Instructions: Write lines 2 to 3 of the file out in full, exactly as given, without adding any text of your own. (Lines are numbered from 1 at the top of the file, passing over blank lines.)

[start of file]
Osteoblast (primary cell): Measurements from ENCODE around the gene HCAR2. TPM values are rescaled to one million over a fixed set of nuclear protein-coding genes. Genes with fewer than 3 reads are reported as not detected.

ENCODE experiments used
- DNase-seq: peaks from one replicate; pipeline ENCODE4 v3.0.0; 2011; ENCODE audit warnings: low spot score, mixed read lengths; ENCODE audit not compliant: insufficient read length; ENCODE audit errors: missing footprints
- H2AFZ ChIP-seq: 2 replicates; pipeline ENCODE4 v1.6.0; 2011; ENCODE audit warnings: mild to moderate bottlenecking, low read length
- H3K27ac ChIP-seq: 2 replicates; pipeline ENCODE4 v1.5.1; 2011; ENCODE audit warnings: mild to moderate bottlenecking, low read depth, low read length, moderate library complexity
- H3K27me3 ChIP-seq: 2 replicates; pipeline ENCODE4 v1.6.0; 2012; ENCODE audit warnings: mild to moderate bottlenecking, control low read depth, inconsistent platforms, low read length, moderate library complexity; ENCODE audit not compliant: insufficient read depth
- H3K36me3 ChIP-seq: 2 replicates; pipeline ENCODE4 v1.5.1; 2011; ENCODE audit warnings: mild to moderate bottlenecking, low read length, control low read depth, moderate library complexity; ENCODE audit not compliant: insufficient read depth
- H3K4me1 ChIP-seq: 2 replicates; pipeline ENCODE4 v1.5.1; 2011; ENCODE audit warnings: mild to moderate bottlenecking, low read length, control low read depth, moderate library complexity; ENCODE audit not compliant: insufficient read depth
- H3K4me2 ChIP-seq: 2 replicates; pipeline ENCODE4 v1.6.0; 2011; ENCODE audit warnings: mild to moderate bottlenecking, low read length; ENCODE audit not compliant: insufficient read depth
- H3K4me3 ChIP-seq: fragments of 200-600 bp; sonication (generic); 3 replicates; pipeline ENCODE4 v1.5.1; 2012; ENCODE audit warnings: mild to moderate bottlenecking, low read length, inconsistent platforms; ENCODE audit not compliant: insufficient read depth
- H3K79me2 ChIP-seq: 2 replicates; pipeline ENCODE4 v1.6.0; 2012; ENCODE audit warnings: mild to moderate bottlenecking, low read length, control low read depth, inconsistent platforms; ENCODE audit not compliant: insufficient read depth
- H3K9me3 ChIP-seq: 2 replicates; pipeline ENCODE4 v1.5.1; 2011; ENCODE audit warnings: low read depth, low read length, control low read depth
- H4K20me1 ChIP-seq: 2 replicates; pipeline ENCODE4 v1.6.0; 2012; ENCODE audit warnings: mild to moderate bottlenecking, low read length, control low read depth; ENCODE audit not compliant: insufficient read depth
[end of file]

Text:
ENCODE experiments used
- DNase-seq: peaks from one replicate; pipeline ENCODE4 v3.0.0; 2011; ENCODE audit warnings: low spot score, mixed read lengths; ENCODE audit not compliant: insufficient read length; ENCODE audit errors: missing footprints